On the Prepper Journal I have spoken a lot of times about how the act of Prepping is simply being prepared for life’s unforeseen events. We talk about the need to have food storage in the form of a stocked pantry for when the grocery stores are closed or out of food. We discuss having long-term stored foods that can last for 20 years or more so that when our pantry is empty we have something to fall back on and lastly a garden full of fresh vegetables to carry us well into the future. Food security is vitally important and is probably the single most discussed need when someone begins prepping because it is so easy to relate to hunger.
Once you have food taken care of, water is next on the agenda. Storing water is simple and anyone can stock up a few dozen gallons without much effort or cost. Expanding that we have filtration devices for cleaning the water we may have to gather when our stored water is gone. Rain Barrels I know have to be one of the simplest ways to get hundreds of gallons of fresh water just by letting the clouds do what they naturally do.
After food and water independence we have security – usually in the form of firearms of one shape or another. We battle over the better choice between an AR15 and an AK-47 and every variant in between because when danger comes beating down your door, we don’t want to have to wait for the police. Being able to defend your home makes you less reliant on law enforcement when crucial seconds are on the line and your life may be in danger.
What about fires though? I know I haven’t discussed this too often on the Prepper Journal, but not being able to call the fire department if the grid-goes down could cost you everything you own. Even if you were able to get the entire family to safety, what about your preps? What about your shelter? What about all that stored food hidden in the back of your bookshelves? If you couldn’t put out a fire quickly, everything you had prepped for could be gone in minutes.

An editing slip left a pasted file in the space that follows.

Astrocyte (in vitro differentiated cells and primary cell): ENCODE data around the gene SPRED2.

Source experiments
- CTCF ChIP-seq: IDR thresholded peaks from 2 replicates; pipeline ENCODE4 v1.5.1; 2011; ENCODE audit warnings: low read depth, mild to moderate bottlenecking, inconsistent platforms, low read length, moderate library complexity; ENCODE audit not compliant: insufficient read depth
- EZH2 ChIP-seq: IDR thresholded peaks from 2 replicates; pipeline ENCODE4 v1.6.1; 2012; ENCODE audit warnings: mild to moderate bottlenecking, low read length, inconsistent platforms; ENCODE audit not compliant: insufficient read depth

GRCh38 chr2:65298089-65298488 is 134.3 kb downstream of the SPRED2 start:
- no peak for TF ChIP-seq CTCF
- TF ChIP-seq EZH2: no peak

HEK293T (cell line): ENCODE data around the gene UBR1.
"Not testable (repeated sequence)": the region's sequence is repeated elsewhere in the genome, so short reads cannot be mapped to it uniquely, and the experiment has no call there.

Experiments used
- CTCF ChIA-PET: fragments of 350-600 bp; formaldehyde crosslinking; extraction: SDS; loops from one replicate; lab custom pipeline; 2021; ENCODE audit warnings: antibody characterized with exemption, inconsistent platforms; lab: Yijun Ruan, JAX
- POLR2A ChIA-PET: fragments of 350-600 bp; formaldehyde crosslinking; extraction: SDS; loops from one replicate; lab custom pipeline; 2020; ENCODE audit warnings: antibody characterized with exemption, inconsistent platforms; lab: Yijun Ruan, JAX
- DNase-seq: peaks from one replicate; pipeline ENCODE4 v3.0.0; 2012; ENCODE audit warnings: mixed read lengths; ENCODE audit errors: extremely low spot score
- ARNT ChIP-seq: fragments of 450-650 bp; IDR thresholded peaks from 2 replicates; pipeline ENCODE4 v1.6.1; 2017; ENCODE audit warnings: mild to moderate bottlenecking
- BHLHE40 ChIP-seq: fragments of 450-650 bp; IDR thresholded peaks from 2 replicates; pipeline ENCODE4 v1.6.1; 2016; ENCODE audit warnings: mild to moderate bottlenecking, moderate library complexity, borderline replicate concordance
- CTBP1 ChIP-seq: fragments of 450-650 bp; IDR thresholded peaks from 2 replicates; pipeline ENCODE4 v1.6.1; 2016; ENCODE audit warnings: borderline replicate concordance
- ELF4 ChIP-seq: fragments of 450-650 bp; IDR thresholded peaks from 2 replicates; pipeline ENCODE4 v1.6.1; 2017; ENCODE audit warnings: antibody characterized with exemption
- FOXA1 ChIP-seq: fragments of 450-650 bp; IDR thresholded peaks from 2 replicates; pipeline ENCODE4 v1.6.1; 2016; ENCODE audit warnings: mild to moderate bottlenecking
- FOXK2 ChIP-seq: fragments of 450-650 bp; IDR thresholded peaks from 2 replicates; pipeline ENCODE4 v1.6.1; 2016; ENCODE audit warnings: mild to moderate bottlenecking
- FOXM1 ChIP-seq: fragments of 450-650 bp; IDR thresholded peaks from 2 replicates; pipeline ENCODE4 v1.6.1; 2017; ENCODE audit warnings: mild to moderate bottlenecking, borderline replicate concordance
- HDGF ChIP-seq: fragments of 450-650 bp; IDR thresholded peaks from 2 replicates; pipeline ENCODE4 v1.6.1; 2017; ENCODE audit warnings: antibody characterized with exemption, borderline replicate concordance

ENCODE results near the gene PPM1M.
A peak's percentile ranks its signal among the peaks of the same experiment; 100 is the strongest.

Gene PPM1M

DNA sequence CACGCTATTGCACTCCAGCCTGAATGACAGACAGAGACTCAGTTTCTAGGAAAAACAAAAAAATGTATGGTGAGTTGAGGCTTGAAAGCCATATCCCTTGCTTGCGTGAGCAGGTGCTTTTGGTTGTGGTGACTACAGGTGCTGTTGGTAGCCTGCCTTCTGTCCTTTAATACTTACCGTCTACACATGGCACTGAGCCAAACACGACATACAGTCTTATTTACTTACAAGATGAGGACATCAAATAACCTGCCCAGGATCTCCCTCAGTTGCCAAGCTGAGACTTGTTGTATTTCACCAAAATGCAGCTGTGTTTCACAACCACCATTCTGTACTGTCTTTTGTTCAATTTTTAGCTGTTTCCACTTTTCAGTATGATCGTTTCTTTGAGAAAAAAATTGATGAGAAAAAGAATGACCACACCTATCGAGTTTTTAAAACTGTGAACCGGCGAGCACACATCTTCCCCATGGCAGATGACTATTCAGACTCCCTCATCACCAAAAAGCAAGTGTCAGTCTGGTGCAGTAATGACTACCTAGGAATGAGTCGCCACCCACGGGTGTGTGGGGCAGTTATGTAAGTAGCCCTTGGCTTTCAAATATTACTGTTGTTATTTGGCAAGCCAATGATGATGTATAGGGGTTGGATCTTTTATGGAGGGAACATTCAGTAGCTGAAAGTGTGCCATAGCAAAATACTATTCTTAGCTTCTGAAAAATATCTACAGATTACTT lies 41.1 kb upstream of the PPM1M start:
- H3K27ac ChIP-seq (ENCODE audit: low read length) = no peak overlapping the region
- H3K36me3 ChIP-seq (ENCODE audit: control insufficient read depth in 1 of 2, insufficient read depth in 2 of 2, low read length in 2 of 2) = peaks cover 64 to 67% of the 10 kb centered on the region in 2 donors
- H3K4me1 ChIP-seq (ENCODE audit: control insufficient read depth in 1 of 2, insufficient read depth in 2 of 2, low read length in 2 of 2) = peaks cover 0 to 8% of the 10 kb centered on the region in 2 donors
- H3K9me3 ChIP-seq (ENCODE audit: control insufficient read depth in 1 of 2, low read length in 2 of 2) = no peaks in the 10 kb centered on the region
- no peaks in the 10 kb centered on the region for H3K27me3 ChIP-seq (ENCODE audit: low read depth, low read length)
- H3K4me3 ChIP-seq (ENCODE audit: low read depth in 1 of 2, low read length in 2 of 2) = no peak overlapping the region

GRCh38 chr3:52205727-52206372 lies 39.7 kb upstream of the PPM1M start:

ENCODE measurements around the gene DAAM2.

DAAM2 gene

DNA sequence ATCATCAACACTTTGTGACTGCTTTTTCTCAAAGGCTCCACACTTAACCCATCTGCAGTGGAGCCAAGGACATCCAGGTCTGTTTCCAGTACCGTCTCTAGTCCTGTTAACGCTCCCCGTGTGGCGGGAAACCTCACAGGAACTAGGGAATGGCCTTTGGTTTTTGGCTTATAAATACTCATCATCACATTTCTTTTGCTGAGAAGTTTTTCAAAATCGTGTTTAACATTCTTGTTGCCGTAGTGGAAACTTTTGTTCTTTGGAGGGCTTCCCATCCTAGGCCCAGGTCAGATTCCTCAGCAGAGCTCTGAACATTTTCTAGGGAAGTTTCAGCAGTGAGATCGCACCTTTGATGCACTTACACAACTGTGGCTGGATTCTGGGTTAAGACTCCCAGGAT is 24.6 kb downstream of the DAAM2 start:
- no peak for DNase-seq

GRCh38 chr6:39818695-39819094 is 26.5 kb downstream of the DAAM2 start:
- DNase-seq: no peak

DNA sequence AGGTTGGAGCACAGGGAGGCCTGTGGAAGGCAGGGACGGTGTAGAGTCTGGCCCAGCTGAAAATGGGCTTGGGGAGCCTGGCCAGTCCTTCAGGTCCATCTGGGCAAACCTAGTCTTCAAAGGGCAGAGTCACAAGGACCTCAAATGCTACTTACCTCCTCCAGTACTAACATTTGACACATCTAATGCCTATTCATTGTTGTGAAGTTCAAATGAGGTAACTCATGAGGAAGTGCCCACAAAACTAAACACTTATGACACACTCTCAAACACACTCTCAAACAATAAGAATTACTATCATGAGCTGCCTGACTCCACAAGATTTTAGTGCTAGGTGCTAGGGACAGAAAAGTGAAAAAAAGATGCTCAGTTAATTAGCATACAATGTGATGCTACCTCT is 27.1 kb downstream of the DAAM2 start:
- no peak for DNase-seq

Even if we don’t have a solar flare or an EMP, fires happen every day. According to the Natural Fire Protection Association, in 2012 there were over 365,000 fires in the US alone. That was with society functioning as normal. That was with fire departments not dealing with widespread disaster and chaos. When you lose power people turn to candles and lanterns for light. These cause fire easily because we aren’t used to walking around with an open flame. When it is cold, people start burning things to keep warm if the electric or gas furnace is no longer working. I think we could easily see fires that result from simply trying to see that could destroy entire homes if the grid went down and there was no way to contact the fire department.
Fire extinguishers are about $40 for a 5lb model and a little more for a commercial 10lb. I already have one in my house, but I think 2 more at a minimum is what I should have to give me some measure of comfort and an ability to put out most accidental fires before they get out of control. Yes, I know that Glock may have to wait another week, but you can’t shoot a fire out and this is one prep that seems to be more important right now.
How are you set for fire protection if the grid goes down?